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Data Processing With SQL & NoSQL Database Systems

Data Processing With SQL & NoSQL Database Systems

To run a smooth business operation, enterprises must be equipped with the right data management processes which can provide appropriate data silos and optimize data quality for easy navigation. A firm collecting user data, deploying ever-large data systems, and other analytical information needs to store, organize, and manage all the data in order to access, share or update it across the organization in a secure manner. The easiest way to do so would be using a database with a core data management function that offers a centralized view of gathered data.

Relational database management systems (RDMS) cannot manage large amounts of data efficiently, which is why NoSQL database systems have been created. RDMS not only have limited capacity but are also expensive, and their schema is not that flexible. We have created a useful guide below to help you understand the type of database system you should choose.

Types Of Data

1. Structured Data

This data type is predefined and formatted to fit a structure and easily molds into a predefined data model. This data is also always detailed, factual, and organized in the form of tables and rows. This data can be easily modified and read by using relational databases.

Structured data is easily understood, so even people that don’t have advanced knowledge can extract this data to use it. Moreover, structured data has been there for ages, so you get the ease to experiment with many different tools while using it. Barcodes and ZIP codes are primary examples of structured data.

2. Unstructured Data

Unstructured data is the type that has not been modified or fit into predefined models, it exists in its native form. This data is tough to maintain and store, also it can’t be presented in the form of a data model or schema. You can’t easily modify, analyze, or search for something within unstructured data easily.

These data don’t have any structure and usually have various formats, so they can only be altered and modified using a NoSQL database.

Structured Vs. Unstructured Data

  1. Structured data isn’t flexible because it is fitted into a schema, whereas unstructured data is not bounded by schema, so they are flexible.
  2. Structured data is fitted in particular data models, so this is enough to make the text heavy. But this also has the advantage of quickly reading and searching data in structured data.
  3. Unstructured data is ambiguous and has a broad range of texts, images, videos, etc., but all these different formats can be hard to interpret.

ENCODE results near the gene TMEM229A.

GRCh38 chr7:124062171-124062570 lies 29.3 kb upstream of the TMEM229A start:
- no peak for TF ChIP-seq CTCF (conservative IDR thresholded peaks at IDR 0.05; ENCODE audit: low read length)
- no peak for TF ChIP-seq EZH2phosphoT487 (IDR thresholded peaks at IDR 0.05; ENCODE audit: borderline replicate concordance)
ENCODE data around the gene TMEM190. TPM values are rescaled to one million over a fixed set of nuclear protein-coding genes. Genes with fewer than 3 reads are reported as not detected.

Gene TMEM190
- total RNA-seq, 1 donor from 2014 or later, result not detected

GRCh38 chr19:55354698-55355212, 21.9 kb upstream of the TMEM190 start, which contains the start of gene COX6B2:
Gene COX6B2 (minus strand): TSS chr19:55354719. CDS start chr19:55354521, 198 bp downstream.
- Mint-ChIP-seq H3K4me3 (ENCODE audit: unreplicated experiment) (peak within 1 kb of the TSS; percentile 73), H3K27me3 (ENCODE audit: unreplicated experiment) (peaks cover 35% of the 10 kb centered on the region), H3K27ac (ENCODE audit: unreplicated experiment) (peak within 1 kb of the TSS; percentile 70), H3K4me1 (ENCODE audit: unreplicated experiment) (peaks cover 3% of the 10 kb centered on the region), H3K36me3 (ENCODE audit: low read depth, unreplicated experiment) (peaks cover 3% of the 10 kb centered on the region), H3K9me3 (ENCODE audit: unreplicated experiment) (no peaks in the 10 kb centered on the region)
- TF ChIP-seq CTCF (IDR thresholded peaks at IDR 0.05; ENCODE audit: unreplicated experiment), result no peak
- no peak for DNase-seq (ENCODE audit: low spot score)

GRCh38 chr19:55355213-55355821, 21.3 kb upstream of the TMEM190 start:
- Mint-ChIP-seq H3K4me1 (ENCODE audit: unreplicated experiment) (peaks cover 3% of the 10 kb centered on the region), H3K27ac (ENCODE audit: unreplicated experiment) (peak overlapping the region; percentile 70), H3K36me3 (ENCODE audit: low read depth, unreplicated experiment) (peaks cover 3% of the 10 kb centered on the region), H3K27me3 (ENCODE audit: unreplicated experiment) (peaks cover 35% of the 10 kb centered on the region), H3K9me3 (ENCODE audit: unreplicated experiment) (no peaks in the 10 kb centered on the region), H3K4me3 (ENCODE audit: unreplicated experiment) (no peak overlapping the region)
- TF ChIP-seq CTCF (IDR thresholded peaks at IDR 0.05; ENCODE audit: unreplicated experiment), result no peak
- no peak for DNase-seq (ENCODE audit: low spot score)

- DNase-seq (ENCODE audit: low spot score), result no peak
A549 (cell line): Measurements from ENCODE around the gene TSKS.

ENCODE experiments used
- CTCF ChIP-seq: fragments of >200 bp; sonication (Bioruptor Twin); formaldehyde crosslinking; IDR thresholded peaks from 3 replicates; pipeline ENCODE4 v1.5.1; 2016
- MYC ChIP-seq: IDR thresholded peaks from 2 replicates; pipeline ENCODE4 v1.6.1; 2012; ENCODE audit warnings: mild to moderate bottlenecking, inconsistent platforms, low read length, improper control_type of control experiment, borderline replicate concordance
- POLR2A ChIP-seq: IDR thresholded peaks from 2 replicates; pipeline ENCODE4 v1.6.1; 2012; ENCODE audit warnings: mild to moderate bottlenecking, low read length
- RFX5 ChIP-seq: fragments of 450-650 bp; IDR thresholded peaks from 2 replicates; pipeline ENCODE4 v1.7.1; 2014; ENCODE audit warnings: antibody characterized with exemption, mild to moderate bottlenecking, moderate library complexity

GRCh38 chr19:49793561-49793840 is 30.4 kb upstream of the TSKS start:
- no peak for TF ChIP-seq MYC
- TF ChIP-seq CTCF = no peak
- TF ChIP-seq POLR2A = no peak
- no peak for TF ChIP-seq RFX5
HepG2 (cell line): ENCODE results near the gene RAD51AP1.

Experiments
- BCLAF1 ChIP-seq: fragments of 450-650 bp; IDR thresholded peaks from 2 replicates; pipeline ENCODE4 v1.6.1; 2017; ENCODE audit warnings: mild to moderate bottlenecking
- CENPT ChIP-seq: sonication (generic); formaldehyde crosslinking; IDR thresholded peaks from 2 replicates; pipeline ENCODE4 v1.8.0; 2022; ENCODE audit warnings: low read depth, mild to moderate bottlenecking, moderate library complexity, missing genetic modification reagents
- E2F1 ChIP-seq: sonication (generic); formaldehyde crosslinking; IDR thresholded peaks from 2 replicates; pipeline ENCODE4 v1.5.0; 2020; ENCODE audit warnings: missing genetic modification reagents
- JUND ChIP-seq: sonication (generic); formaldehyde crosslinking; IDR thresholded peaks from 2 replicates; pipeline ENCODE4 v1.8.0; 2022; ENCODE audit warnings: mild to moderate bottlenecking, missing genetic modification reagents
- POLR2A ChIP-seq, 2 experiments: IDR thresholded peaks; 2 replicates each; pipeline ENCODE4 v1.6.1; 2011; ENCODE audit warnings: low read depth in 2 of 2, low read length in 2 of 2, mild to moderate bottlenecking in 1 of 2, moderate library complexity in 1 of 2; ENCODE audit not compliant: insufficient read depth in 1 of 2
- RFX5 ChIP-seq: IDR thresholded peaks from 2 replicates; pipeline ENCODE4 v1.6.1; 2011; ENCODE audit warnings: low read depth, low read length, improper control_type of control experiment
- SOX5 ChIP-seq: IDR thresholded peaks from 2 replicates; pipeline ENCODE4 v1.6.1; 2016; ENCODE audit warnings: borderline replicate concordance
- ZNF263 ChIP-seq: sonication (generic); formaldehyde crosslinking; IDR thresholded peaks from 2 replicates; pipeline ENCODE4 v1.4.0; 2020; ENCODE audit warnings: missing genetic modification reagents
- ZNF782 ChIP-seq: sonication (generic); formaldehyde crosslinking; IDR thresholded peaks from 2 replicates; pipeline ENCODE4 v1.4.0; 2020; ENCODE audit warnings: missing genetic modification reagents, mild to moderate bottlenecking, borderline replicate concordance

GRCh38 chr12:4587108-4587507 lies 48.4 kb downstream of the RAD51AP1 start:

4. Structured data is simple and follows a defined data model, so it is kept in data warehouses. Unstructured data is housed in different places, like email servers.

Structured Vs. Unstructured Data

Database Management System

It helps you handle various data types in a database, and you can use a database engine to enable data to be accessed, modified, and locked. Another component of a database version control system is that a schema can help you understand the logical structure of a database.

There are two management systems that are used to manage, and create or delete data:

1. SQL Database Management System

This decentralized database system helps you easily store, search, read and delete data. It uses SQL language to run queries and extract data. You can see data handled using tables. Two or more tables in this database are related to each other and can be associated with naming these systems as relational databases.

2. NoSQL Database Management System

If you are dealing with large amounts of data that don’t have one data model, then using non-relational databases is the best option. These databases are NoSQL because they can store and retrieve unstructured data without SQL. NoSQL stores information in JSON instead of doing so in rows and columns.

NoSQL databases don’t arrange data in the form of tables; you can find many documents in these databases. There are files, folders, images, sound, and videos in NoSQL.

SQL Vs. NoSQL Databases

1. Scalability

SQL management systems can increase their capacity by adding more memory like CPU, SSD, and RAM to one server; this type of data scaling is referred to as vertical scaling. NoSQL, however, can add new servers to the parent servers, known as horizontal scaling. These databases can handle more extensive data because of this ability.

2. Data Queries

SQL systems utilize only one language and deal with structured data, which can imply it is easier to deal with even for team members with little knowledge.

NoSQL is a bit more complex. It doesn’t deal with one language, so you must work with a developer on data queries.

3. Performance

RDMS are built to work on extensive data, so to accommodate more data, you need to buy a larger server, which isn’t feasible for everyone. However, with NoSQL, you must add new servers to deal with more extensive data.


If you are choosing between the two databases for your company, the simple way to do so is to focus on the kind of data you are using. SQL databases are suitable for you if you use structured data in small volumes. At the same time, SQL won’t be a great choice when dealing with enormous volumes of data with no structure. But instead of choosing between the two databases, there is always a possibility of using them together.

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